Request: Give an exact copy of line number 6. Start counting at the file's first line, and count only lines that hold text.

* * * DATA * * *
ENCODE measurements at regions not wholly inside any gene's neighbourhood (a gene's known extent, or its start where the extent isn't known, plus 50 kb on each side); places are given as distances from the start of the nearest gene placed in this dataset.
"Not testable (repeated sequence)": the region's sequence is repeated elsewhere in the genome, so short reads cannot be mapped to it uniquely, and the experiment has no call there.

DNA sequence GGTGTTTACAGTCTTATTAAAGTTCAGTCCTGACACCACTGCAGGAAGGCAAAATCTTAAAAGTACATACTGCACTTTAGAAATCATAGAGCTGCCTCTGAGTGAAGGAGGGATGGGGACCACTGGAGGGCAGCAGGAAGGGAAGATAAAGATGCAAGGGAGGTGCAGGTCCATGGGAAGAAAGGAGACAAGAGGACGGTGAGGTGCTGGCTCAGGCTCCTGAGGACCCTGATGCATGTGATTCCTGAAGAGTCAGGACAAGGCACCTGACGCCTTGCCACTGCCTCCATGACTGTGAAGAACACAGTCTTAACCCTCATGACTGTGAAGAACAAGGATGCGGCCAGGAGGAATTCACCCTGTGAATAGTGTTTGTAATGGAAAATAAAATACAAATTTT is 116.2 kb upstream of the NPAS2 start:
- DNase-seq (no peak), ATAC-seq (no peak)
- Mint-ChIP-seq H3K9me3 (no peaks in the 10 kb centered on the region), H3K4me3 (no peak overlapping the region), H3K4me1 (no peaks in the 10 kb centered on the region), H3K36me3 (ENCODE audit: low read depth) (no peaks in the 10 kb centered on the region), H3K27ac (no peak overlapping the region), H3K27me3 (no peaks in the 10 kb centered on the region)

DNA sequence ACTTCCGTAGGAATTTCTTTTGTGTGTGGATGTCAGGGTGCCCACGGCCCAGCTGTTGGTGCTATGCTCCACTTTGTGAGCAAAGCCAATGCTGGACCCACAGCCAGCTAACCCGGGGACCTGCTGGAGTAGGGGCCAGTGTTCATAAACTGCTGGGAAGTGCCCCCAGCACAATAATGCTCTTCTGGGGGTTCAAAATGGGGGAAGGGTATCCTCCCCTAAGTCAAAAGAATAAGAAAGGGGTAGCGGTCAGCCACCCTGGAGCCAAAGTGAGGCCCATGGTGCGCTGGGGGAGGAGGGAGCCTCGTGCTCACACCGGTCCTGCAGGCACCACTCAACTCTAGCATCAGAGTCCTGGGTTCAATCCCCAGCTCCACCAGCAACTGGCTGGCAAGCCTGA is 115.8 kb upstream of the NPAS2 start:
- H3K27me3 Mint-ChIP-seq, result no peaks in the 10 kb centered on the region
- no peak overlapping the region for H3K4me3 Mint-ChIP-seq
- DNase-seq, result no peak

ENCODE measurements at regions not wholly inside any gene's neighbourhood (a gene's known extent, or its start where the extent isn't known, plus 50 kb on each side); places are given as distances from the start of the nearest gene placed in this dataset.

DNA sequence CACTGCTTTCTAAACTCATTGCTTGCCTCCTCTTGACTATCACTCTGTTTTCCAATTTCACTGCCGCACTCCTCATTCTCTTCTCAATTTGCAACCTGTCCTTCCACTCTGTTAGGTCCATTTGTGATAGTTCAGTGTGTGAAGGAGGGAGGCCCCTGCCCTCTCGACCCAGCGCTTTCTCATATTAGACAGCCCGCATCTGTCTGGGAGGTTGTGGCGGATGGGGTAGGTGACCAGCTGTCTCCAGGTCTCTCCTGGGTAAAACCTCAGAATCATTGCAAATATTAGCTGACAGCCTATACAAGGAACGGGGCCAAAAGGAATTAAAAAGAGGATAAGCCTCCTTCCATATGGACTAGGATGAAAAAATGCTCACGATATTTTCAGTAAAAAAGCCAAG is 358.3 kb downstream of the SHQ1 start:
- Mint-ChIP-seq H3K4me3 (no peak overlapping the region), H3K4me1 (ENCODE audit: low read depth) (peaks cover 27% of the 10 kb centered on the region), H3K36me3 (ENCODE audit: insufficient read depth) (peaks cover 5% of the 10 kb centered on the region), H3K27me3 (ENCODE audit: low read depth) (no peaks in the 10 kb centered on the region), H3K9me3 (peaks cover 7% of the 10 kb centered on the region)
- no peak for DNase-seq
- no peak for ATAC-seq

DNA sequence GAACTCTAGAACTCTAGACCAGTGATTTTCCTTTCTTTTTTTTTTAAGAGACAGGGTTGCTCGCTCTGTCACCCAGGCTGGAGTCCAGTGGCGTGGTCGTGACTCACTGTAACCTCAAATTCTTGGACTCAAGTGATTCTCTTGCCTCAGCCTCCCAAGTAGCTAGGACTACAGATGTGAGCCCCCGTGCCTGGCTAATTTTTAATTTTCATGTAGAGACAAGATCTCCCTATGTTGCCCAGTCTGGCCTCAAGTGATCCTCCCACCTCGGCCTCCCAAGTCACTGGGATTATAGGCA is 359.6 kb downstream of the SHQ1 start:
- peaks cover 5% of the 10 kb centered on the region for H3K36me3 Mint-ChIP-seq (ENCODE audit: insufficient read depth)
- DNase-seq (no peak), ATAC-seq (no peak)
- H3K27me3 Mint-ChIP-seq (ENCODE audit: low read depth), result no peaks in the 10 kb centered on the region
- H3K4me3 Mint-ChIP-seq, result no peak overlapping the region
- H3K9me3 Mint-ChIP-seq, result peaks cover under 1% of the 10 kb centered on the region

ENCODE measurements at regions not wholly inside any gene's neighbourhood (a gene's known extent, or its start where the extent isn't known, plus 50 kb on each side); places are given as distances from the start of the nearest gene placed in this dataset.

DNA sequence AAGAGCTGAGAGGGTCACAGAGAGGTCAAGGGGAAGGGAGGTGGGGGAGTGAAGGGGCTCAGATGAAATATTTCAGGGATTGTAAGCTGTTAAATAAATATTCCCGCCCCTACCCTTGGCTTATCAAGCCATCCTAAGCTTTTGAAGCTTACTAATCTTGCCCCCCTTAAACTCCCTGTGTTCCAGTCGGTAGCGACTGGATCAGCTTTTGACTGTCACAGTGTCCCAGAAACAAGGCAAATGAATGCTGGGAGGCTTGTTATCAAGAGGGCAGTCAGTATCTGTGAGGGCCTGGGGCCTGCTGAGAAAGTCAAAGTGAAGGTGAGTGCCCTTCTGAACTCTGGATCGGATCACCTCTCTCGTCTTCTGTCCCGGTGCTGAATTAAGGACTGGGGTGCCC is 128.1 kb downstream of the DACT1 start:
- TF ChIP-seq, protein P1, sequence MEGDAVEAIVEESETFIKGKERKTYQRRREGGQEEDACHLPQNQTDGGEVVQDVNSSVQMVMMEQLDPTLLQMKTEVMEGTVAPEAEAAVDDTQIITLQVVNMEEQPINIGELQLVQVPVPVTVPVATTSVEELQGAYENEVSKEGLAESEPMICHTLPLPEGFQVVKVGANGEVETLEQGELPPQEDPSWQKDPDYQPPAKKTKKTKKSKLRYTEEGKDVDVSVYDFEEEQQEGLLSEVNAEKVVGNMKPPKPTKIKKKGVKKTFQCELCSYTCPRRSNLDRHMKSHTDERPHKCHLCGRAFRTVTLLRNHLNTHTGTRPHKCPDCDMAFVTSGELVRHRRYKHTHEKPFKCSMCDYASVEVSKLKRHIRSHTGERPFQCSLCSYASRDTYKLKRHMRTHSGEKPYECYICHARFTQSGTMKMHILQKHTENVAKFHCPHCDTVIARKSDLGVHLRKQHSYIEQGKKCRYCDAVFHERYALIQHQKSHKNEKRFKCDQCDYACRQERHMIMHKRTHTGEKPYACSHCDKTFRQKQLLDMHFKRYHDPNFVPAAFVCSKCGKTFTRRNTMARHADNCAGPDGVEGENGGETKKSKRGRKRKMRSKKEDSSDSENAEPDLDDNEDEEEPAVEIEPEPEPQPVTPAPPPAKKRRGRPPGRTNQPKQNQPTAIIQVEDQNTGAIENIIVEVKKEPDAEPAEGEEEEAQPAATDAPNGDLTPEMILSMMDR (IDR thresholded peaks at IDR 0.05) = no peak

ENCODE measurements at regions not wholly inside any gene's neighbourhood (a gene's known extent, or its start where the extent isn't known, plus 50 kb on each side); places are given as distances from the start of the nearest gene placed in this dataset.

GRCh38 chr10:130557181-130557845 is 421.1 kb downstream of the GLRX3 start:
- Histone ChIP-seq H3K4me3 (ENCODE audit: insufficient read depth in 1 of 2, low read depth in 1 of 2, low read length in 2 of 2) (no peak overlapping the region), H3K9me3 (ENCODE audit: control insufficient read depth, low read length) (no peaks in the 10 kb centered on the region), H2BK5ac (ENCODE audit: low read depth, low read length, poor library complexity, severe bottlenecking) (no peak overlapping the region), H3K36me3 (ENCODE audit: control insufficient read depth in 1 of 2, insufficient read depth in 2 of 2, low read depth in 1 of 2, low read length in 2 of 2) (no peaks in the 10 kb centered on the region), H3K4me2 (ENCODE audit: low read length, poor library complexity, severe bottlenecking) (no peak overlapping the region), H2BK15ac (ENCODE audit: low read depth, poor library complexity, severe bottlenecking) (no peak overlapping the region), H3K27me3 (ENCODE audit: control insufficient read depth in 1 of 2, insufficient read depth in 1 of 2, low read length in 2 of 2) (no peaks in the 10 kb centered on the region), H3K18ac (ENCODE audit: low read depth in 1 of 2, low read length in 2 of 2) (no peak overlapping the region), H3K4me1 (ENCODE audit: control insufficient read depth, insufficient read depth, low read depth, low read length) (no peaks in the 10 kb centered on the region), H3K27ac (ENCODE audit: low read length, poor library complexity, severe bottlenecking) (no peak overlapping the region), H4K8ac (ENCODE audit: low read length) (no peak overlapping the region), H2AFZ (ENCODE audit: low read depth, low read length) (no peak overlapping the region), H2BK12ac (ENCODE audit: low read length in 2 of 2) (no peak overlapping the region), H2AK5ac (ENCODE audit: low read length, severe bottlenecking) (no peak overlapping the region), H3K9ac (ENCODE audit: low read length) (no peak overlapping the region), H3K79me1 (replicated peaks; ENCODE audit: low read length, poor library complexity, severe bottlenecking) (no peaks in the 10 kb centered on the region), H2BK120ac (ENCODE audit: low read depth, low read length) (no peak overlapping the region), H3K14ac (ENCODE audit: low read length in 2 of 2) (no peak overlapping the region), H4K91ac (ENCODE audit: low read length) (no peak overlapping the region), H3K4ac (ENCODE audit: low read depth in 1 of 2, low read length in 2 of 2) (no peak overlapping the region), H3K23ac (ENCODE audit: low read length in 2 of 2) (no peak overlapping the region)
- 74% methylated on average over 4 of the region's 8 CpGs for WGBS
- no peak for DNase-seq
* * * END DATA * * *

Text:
DNA sequence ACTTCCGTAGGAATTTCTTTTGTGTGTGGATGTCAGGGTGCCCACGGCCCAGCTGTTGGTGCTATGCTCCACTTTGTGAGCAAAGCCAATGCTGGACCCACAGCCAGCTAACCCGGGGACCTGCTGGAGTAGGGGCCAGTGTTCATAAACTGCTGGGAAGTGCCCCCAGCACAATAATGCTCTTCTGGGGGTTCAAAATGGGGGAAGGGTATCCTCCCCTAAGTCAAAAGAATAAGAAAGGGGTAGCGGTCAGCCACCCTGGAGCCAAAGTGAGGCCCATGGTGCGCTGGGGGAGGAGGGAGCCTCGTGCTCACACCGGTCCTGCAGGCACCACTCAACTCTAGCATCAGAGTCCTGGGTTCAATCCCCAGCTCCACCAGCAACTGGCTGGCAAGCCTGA is 115.8 kb upstream of the NPAS2 start: